Scientific questions also arose regarding the distinctions between isolated DNA and cDNA, which is DNA synthesized from a messenger RNA template and contains only the expressed genes of an organism. Was it possible, the justices wondered, to obtain a patent for the cDNA, which is created in a laboratory using natural processes, while not patenting isolated DNA?
U.S. Solicitor General Donald B. Verrilli Jr. declined to engage in the ultimate discussion of whether the patents at issue were sustainable but strongly suggested that a patent on cDNA would allow the perhaps-unpatentable isolated DNA to remain available for other scientists and researchers to use. The solicitor general also highlighted that, while a company like Myriad may not be able to obtain a patent on the DNA itself, the company could certainly get a patent on the uses of the DNA. Patenting the uses of the DNA versus the DNA itself "doesn’t tie up all other potential uses of the substance and that’s the key."
Much of the questioning of Myriad’s counsel centered on whether the isolated gene could exist naturally in the human body as fragmented cDNA, as explained in an amicus brief. Myriad’s counsel introduced the analogy of a baseball bat, explaining that it does not exist until it is "isolated" from a tree, but it is still considered the product of human invention and thus eligible for a patent. Alito, in attempting to understand whether the isolated DNA existed naturally within the human body and was thus ineligible for a patent, wondered if it would be possible for a tree branch to fall off a tree, into the ocean, and wash up on shore as a baseball bat. Myriad’s counsel admitted that Alito’s bat analogy had merit but that the patent law was "all about pushing the frontiers" rather than wondering if something somewhere might exist to prevent a patent.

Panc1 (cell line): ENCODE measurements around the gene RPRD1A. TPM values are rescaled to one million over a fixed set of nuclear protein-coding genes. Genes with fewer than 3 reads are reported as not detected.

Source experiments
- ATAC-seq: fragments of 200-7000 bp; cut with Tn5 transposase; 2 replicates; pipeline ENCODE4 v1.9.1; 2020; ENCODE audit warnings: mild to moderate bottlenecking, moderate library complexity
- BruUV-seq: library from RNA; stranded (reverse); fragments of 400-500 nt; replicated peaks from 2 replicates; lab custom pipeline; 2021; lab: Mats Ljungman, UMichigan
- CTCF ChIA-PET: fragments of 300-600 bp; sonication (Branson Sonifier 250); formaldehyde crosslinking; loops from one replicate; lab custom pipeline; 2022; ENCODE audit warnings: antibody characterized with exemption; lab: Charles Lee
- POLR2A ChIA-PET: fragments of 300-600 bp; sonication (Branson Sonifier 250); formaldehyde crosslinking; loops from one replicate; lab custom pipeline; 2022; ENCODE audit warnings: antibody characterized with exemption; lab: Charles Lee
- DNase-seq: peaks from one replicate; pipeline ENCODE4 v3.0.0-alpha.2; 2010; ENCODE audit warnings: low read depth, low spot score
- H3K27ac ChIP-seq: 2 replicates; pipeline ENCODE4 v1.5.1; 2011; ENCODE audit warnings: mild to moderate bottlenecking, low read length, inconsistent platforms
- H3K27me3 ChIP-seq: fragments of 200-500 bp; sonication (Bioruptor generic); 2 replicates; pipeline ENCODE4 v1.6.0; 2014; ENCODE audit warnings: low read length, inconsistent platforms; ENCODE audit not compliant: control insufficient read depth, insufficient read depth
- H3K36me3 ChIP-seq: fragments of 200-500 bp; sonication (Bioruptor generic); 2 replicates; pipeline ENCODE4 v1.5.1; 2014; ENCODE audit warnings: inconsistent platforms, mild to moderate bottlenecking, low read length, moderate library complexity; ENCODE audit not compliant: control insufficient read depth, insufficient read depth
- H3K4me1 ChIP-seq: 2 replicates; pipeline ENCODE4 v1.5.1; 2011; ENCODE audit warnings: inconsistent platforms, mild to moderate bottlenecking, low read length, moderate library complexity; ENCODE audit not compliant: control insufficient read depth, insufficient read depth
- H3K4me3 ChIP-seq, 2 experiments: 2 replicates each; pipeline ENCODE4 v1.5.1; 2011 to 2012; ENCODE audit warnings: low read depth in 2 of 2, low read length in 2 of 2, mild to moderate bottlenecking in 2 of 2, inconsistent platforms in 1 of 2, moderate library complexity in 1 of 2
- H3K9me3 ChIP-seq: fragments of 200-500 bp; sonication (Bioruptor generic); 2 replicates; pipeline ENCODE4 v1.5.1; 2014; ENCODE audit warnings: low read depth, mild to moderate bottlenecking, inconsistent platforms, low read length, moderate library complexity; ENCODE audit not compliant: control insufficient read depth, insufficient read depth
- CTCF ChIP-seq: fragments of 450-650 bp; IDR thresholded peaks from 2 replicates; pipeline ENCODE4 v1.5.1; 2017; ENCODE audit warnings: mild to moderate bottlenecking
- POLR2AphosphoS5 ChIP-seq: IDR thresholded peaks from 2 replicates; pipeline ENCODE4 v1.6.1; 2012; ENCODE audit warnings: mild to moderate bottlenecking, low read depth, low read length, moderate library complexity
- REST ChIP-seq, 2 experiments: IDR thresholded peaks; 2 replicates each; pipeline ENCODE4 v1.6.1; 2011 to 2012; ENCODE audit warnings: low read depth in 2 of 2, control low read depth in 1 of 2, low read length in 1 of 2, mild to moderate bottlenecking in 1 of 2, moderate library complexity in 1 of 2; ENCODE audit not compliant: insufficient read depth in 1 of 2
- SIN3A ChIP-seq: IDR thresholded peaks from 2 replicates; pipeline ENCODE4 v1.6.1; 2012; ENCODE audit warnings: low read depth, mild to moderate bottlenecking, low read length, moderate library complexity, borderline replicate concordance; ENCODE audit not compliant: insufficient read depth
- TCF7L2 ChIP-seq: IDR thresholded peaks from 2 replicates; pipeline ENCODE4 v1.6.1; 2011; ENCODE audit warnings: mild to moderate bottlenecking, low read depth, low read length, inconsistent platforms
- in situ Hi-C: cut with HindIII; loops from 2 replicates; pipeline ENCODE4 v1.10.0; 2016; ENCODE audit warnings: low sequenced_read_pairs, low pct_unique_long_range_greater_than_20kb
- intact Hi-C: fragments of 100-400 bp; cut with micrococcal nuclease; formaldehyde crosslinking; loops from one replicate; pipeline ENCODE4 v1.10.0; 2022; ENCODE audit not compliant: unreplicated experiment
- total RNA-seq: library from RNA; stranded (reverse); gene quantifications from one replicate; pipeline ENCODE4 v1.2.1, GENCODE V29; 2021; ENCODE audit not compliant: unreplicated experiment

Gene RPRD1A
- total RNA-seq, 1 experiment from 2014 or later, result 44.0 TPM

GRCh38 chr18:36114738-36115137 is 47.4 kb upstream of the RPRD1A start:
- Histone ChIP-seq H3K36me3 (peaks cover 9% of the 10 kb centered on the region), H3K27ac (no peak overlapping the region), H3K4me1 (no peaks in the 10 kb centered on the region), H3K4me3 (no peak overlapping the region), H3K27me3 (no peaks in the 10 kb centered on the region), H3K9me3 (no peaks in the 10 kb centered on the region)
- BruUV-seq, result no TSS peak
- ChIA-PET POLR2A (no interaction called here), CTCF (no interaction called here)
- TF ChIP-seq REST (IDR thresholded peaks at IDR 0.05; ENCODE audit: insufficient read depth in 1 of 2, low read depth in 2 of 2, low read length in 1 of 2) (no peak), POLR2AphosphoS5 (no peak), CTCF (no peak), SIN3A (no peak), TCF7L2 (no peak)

The justices pushed Myriad’s counsel on this point. Was it possible, for instance, for the first person to discover a chromosome to receive a patent for the discovery? What about the liver? Kagan and Breyer were particularly "bothered" by the idea that patents would be available for "anything from inside the body that you can snip out and isolate." Myriad’s counsel dodged the question and instead pressed the court to view the patents as economic instruments that provided benefits resulting from human ingenuity. He hammered the point that the PTO had already declared genes patentable and that its view had not dampened the "explosion" in biotechnological research.
Future of patent law
Patent law represents an attempt to strike the right balance among competing interests in order to encourage innovation. In Myriad Genetics, those big-picture issues are front and center, as reflected by Breyer’s wistful observation from oral argument. The justices will attempt to further refine those uneasy compromises — here, perhaps hedging toward a decision that offers patent protection for particular genetic sequences while rejecting patent protection for wholesale isolation of a gene. •
Stephen A. Miller practices in the commercial litigation group at Cozen O’Connor’s Philadelphia office. Prior to joining Cozen O’Connor, he clerked for Justice Antonin Scalia on the U.S. Supreme Court and served as a federal prosecutor for nine years in the Southern District of New York and the Eastern District of Pennsylvania.
Diana Lin also practices in the firm’s commercial litigation group in Philadelphia. She is a cum laude graduate of Yale University and a magna cum laude graduate of Temple University’s Beasley School of Law, where she was a Beasley Scholar.